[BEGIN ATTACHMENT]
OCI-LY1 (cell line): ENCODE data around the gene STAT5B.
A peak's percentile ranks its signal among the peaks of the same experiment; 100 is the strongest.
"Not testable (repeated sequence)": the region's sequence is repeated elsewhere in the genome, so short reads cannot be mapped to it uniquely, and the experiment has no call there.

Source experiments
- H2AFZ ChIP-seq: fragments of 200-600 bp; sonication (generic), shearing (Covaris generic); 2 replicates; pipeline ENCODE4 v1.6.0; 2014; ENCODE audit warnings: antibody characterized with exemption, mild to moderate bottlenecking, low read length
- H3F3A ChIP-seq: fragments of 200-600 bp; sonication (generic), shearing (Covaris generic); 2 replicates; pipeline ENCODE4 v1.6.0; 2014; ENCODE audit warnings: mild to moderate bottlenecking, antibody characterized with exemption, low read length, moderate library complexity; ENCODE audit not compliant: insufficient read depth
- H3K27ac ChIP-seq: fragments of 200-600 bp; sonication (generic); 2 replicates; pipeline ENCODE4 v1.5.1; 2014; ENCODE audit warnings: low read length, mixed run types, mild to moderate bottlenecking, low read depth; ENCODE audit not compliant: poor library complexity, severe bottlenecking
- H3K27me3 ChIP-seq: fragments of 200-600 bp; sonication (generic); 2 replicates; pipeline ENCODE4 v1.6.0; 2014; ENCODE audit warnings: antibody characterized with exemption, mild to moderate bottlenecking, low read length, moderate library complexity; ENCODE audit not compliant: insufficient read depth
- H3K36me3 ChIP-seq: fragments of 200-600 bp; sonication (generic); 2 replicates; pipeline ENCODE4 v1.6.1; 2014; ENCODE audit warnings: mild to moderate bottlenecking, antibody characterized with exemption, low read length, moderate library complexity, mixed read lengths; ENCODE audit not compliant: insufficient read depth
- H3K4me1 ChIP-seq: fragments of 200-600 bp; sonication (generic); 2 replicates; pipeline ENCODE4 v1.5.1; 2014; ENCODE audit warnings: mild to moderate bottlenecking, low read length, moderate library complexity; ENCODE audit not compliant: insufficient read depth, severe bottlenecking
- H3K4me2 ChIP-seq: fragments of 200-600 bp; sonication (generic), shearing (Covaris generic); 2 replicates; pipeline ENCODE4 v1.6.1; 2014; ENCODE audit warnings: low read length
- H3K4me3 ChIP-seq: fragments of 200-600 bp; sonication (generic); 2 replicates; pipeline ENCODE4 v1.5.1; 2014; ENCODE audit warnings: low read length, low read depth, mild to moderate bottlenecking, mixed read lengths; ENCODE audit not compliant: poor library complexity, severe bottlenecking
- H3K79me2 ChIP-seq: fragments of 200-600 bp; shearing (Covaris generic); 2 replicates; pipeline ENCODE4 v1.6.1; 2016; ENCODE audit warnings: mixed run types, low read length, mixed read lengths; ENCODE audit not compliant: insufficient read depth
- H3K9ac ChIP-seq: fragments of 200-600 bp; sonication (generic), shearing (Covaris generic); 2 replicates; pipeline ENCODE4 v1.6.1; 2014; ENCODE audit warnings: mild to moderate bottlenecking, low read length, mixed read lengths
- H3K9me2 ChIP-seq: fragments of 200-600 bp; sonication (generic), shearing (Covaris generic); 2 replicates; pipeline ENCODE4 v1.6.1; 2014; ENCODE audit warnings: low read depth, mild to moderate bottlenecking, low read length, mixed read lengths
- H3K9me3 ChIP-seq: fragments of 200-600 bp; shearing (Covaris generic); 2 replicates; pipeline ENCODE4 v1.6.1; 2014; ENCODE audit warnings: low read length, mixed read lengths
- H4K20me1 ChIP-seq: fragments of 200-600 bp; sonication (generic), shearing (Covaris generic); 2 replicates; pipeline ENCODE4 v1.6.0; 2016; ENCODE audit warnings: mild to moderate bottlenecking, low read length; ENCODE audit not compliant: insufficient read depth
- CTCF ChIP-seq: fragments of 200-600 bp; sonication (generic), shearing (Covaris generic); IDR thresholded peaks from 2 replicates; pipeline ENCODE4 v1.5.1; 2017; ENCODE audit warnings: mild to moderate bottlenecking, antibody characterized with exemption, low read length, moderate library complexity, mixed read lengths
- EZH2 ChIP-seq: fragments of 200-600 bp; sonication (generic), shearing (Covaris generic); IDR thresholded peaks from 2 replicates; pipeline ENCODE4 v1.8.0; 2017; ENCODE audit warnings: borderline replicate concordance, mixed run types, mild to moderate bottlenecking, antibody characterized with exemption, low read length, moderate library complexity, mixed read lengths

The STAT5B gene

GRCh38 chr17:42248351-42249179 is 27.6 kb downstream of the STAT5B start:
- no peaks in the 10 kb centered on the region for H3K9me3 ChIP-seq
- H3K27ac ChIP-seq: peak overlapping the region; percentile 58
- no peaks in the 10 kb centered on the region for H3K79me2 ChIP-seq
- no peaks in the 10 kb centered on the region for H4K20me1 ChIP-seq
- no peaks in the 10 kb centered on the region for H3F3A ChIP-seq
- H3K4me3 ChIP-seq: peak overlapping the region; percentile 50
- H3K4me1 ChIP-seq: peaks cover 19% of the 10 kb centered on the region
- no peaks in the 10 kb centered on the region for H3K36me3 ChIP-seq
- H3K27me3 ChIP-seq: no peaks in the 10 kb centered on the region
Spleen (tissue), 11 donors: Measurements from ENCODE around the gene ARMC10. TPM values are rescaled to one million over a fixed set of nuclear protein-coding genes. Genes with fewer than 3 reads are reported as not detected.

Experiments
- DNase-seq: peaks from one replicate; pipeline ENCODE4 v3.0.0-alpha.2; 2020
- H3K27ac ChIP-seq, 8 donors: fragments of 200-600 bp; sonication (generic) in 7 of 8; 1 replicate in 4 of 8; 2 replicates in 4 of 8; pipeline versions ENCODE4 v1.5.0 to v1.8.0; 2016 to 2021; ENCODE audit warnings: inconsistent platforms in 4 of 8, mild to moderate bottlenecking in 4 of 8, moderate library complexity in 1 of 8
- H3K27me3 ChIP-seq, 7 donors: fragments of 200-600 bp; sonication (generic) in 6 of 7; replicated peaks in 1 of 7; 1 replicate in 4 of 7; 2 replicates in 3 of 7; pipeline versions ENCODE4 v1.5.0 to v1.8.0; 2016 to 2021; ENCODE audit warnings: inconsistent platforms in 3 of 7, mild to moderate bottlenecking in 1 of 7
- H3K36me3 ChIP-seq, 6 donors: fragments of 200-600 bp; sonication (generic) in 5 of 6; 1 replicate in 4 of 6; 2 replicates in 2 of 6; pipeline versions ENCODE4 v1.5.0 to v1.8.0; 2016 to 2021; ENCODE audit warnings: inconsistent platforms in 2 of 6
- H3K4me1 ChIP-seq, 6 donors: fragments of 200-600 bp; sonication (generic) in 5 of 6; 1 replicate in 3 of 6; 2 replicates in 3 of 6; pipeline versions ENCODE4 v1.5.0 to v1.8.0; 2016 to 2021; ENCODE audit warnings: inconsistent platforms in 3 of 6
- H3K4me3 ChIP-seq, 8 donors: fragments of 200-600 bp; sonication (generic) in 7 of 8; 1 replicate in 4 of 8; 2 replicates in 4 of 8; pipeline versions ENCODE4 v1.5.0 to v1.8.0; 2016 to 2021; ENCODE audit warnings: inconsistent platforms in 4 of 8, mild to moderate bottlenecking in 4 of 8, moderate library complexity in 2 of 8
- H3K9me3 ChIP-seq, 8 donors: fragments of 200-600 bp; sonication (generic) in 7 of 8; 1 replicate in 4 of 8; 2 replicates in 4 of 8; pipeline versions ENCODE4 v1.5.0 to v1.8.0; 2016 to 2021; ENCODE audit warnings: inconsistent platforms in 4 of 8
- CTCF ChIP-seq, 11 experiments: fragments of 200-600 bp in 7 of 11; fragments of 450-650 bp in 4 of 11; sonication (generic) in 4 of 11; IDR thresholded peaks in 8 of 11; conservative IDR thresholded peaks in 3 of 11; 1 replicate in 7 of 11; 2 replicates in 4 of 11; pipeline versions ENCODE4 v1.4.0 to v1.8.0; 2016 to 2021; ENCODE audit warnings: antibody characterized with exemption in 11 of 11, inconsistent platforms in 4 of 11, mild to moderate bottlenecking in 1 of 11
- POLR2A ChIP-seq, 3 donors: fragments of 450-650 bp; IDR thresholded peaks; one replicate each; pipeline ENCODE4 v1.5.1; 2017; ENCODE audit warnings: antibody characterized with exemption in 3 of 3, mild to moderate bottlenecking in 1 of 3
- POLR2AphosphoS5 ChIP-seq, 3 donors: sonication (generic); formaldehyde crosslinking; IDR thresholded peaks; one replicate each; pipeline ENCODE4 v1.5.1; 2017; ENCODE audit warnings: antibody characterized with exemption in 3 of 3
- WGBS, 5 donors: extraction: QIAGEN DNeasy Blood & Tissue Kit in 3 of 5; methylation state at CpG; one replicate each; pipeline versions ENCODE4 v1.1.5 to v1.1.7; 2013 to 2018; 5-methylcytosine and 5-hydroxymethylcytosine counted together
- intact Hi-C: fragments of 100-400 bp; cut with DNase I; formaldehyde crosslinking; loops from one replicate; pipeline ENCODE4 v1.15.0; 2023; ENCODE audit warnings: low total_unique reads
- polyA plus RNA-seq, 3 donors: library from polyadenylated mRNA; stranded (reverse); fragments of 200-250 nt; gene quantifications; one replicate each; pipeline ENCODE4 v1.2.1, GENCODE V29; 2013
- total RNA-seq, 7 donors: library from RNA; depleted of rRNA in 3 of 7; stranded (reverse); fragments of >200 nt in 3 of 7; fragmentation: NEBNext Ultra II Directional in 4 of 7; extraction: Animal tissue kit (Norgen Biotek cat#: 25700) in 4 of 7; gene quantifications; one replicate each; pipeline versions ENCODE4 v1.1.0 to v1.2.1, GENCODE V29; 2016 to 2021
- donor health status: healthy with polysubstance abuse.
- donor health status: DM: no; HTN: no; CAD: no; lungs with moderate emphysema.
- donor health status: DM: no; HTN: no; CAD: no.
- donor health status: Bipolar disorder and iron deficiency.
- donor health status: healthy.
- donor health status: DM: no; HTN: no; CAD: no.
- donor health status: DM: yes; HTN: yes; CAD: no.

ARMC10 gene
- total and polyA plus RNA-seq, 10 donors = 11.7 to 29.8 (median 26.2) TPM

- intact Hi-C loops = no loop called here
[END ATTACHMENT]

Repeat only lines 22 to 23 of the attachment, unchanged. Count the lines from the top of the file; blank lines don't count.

- no peaks in the 10 kb centered on the region for H3K9me3 ChIP-seq
- H3K27ac ChIP-seq: peak overlapping the region; percentile 58